This month, the New Teacher Center released results from the 2018 North Carolina Teacher Working Conditions Survey. The survey is conducted every two years and captures the opinions of most educators in the state. This year, nearly 96,000 teachers or 88 percent of the teacher workforce participated.
The survey focuses on eight themes, including the use of time, facilities and resources, community support and involvement, managing student conduct, teacher leadership, school leadership, professional development, and instructional practices and support. Overall, 87 percent of educators agreed that their school “is a good place to work and learn.”
Some may be surprised to hear that most teachers in the state are content with working conditions in their schools. After all, thousands of teachers walked out on their students and traveled to Raleigh on May 16 to demand that Republican lawmakers “respect” teachers by spending more money on schools. As one of their prepared chants put it, “What do we want? FULL FUNDING! When do we want it? NOW!” It is hard to square the overbearing and often acrimonious rhetoric of the walkout with top-line results from the Teacher Working Conditions Survey.
The New Teacher Center, which administers the survey, argues that the results do not reflect the “the morale of teachers or their happiness with specific policies” but instead whether “working conditions in their school that support effective teaching.” This warning was added to New Teacher Center presentations after the election of a Republican legislative majority in 2010, likely as a way to mitigate the stark differences between the survey results and the increasingly vocal critics of Republican lawmakers.
I suspect that teachers who have taken the survey since its rollout in 2002 have answered questions based on their satisfaction or dissatisfaction with specific policies, rather than the relationship between the working condition and effective teaching. For most questions, researchers provide respondents with a Likert scale with five choices: agree, disagree, strongly agree, strongly disagree, and don’t know. Choices of that type are designed to measure the intensity of their feelings toward the statement provided. If researchers truly wanted to measure the degree to which the working condition supported effective teaching, they would have employed a different range of responses, such as “supports” and “does not support.”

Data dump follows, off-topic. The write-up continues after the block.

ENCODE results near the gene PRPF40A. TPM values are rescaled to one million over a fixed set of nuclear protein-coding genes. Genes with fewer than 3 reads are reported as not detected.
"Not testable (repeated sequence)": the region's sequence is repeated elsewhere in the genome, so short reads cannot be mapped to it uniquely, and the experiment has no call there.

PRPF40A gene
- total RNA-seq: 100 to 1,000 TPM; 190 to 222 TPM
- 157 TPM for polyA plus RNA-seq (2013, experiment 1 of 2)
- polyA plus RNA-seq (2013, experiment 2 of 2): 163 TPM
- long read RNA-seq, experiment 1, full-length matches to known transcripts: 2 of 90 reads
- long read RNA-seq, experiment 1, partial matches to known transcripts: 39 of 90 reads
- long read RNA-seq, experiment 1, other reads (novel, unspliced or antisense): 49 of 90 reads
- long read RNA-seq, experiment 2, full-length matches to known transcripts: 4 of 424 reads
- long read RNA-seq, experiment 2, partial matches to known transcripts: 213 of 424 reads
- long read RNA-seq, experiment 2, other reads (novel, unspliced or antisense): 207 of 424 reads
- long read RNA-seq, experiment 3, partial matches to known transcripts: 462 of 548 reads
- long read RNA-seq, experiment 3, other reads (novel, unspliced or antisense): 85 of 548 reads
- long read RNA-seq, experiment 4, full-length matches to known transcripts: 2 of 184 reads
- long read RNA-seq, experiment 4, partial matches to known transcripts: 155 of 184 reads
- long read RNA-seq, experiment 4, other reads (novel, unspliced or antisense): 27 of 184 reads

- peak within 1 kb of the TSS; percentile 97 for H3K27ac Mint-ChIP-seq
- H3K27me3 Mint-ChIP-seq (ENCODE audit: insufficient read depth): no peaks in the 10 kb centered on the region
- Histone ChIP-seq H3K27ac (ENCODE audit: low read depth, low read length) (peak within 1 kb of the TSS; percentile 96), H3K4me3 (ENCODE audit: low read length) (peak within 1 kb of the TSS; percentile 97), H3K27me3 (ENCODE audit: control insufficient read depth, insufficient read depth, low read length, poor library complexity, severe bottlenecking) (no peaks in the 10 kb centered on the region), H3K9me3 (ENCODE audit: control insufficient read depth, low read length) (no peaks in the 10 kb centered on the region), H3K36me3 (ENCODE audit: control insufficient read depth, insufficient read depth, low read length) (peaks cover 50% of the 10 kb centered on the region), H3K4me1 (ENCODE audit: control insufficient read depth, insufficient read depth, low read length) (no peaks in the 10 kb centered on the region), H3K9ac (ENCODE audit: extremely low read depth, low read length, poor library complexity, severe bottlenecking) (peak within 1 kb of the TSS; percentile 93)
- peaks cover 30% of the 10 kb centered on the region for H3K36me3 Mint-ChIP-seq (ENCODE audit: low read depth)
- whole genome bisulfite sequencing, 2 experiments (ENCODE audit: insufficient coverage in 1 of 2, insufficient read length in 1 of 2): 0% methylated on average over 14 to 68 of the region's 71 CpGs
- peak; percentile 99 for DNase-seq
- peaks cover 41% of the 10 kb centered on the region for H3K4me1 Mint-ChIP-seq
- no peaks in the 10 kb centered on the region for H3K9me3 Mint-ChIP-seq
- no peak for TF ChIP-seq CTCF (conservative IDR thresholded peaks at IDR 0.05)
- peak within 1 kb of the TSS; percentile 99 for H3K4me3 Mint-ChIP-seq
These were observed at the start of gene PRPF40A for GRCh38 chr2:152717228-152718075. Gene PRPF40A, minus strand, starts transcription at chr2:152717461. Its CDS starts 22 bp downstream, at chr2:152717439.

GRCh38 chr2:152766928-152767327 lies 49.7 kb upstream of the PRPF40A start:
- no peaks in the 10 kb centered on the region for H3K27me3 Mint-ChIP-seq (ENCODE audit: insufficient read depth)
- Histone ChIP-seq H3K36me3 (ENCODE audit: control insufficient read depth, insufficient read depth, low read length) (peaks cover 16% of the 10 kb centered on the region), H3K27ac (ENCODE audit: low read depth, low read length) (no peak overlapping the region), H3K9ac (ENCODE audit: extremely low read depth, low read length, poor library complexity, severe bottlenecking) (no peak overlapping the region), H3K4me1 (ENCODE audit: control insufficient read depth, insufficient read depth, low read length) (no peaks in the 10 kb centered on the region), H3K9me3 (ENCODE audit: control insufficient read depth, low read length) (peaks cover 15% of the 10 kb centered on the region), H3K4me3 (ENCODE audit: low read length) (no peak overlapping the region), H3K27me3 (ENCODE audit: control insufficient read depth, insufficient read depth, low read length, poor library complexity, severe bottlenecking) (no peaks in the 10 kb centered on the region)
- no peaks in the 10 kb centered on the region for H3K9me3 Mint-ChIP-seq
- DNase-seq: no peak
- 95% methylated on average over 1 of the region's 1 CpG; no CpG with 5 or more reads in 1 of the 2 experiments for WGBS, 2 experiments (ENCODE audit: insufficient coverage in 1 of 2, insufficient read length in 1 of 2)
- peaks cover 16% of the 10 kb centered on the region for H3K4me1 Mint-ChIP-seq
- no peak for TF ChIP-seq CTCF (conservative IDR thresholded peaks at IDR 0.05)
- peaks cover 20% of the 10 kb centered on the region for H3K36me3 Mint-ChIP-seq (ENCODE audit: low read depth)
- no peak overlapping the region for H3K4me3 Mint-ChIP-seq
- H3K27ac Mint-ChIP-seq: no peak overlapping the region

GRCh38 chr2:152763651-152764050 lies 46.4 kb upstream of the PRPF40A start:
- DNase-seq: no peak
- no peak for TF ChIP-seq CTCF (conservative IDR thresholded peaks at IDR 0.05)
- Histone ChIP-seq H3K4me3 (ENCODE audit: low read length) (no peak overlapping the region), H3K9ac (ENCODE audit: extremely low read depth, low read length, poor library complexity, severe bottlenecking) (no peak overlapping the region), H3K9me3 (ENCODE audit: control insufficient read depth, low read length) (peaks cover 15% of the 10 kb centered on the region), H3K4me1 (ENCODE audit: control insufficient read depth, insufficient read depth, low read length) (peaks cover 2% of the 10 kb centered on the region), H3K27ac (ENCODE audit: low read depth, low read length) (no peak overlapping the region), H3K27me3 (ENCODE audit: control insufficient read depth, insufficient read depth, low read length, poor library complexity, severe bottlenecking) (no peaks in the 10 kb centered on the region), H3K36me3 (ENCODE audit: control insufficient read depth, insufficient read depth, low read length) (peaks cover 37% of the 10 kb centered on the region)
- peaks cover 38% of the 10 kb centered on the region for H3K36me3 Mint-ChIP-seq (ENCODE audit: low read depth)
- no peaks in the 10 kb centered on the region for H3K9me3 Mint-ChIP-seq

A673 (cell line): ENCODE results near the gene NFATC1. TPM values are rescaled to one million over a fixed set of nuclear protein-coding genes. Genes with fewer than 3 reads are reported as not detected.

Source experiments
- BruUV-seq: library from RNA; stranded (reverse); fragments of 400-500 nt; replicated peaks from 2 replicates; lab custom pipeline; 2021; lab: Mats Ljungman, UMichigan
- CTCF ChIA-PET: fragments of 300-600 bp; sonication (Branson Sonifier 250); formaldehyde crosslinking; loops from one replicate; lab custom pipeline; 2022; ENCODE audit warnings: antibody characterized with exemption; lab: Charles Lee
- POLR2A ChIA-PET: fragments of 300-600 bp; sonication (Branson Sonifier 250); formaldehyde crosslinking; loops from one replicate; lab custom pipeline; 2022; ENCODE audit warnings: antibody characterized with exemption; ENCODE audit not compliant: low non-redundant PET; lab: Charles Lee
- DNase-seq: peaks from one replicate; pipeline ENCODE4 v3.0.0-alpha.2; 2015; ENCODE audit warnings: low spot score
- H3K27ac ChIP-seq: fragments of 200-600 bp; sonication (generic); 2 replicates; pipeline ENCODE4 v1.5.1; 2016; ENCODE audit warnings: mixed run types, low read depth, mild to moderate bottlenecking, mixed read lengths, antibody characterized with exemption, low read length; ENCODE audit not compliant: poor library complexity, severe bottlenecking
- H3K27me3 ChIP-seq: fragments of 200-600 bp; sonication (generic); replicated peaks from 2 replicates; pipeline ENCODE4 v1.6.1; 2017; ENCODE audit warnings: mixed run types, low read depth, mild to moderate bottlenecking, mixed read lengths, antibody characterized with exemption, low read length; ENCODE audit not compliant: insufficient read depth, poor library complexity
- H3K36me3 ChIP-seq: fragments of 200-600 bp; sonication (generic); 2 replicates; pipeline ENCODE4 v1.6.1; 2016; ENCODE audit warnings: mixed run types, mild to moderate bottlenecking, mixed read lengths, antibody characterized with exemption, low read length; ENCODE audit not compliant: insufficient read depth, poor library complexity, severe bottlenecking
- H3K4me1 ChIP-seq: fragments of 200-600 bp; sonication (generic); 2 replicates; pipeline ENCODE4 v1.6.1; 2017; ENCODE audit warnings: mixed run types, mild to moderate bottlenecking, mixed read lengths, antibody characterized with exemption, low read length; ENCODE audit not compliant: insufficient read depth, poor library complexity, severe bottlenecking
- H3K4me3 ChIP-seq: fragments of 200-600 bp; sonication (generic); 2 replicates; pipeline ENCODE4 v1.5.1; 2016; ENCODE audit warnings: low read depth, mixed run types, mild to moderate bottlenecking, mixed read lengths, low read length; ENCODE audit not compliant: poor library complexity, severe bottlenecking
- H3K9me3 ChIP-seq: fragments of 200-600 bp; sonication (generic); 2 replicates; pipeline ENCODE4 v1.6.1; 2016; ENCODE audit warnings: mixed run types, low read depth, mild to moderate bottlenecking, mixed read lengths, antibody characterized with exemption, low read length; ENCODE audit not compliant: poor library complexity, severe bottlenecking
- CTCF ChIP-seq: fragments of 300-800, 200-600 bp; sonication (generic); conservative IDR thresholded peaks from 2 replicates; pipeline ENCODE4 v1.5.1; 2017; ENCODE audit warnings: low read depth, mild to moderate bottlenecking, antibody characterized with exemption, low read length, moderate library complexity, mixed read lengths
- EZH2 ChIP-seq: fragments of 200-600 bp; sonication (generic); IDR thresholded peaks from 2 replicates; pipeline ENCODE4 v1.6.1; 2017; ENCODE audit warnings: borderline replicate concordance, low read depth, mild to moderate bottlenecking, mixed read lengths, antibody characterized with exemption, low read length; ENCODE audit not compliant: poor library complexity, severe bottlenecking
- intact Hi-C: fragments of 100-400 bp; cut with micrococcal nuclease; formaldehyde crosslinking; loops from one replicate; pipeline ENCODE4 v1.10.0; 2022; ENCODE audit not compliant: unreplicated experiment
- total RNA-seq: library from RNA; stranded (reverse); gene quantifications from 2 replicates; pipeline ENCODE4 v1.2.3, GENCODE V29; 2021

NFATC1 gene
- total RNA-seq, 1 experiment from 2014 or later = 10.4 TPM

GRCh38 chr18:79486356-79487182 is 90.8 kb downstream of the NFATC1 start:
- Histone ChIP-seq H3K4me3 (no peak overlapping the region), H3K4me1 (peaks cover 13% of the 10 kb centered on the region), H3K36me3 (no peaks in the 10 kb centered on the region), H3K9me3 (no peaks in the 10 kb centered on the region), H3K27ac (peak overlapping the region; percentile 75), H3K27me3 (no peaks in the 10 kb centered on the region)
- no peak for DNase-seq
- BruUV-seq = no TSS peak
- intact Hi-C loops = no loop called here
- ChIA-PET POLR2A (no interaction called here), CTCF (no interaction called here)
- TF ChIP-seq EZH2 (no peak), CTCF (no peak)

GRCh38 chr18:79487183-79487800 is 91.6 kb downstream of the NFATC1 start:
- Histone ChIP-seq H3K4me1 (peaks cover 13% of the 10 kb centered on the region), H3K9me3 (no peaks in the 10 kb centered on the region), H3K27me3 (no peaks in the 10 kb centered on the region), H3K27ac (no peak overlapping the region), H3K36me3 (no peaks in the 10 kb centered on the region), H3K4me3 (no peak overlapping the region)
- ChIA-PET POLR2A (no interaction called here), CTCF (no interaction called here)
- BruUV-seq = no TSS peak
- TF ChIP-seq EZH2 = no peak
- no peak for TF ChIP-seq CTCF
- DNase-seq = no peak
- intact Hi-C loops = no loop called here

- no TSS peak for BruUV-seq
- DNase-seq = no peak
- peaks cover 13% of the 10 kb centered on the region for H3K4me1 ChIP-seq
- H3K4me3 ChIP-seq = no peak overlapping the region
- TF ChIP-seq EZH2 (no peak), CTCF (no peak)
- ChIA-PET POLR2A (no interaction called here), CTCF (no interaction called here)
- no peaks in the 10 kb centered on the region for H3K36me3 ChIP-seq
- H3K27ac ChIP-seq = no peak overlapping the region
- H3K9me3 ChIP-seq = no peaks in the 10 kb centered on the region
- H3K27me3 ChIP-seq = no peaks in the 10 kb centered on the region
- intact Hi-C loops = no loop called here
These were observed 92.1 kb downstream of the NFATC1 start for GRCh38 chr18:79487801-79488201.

Methodological and interpretive issues aside, the survey results offer practical insight into the moving parts of the teaching profession. For example, when asked about the aspect of teaching conditions that most affect their willingness to keep teaching at your school, 30 percent of teachers selected “school leadership.” The “use of time” and “instructional practices and support” were at 15 and 14 percent, respectively. Only 10 percent of respondents selected “facilities and resources” as the primary retention factor. Accordingly, if we want to keep teachers in the classroom, we need to ensure that schools employ top-notch principals and assistant principals who understand how to allocate scarce resources to teachers efficiently and effectively.
In terms of facilities and resources, 75 percent of teachers agree or strongly agree that they have sufficient access to appropriate instructional materials. Eighty percent report having sufficient access to instructional technology, including computers and software. Moreover, 81 percent say that they have sufficient access to office equipment and supplies, including copy machines, paper, and pens. These percentages varied little from the 2016 survey, which also found that most teachers have the instructional and technological resources that they need to be successful in the classroom.
The most significant changes in the last two years were the student conduct results. The percentage of teachers who agree or strongly agree that students follow rules of conduct dropped from 70 percent to 65 percent. The percentage of teachers who believe that their school environment is safe dropped from 93 percent to 89 percent. There was a three-percentage-point drop in the number of teachers who say that school administrators enforce rules for student conduct. These results trigger some critical questions. Are there rules or practices that are leading to a perceived uptick in student misbehavior? Are school discipline policies supporting classroom instruction? Is this an aberration or the start of a trend? For the sake of improving teacher working conditions and raising student achievement, these are questions that deserve an answer.
In my experience, few people question the importance of teacher working conditions. The problem is that working conditions too often get overshadowed by incessant debates over teacher compensation and spending. While financial resources are a component of working conditions, the Teacher Working Conditions Survey suggests that factors related to leadership and school culture should receive more attention. Then again, issues such as leadership and school culture don’t resonate with potential voters, play as well on television, or fit neatly into a chant.